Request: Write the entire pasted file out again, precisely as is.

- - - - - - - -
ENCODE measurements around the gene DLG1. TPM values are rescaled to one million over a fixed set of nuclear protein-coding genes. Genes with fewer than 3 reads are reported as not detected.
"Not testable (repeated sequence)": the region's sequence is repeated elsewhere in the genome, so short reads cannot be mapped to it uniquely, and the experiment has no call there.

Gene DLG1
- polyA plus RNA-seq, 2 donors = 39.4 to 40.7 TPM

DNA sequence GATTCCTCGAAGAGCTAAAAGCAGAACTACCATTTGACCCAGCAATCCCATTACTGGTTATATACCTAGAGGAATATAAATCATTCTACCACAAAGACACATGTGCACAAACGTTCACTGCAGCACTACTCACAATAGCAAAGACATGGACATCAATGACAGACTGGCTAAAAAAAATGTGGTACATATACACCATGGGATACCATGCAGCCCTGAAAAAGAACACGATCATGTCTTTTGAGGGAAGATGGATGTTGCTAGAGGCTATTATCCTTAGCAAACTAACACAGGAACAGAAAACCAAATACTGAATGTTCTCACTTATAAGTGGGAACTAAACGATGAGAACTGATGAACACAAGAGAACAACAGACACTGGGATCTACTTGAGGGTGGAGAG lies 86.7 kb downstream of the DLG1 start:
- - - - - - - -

ENCODE measurements around the gene DLG1. TPM values are rescaled to one million over a fixed set of nuclear protein-coding genes. Genes with fewer than 3 reads are reported as not detected.
"Not testable (repeated sequence)": the region's sequence is repeated elsewhere in the genome, so short reads cannot be mapped to it uniquely, and the experiment has no call there.

Gene DLG1
- polyA plus RNA-seq, 2 donors = 39.4 to 40.7 TPM

DNA sequence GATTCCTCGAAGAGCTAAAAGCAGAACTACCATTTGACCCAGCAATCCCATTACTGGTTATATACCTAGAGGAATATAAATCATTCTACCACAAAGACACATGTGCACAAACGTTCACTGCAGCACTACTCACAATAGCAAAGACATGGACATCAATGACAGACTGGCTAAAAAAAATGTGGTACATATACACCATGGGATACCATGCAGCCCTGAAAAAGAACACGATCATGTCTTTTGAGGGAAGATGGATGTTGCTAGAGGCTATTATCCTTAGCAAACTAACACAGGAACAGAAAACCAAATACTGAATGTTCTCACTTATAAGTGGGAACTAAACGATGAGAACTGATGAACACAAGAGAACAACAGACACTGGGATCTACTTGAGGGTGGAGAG lies 86.7 kb downstream of the DLG1 start: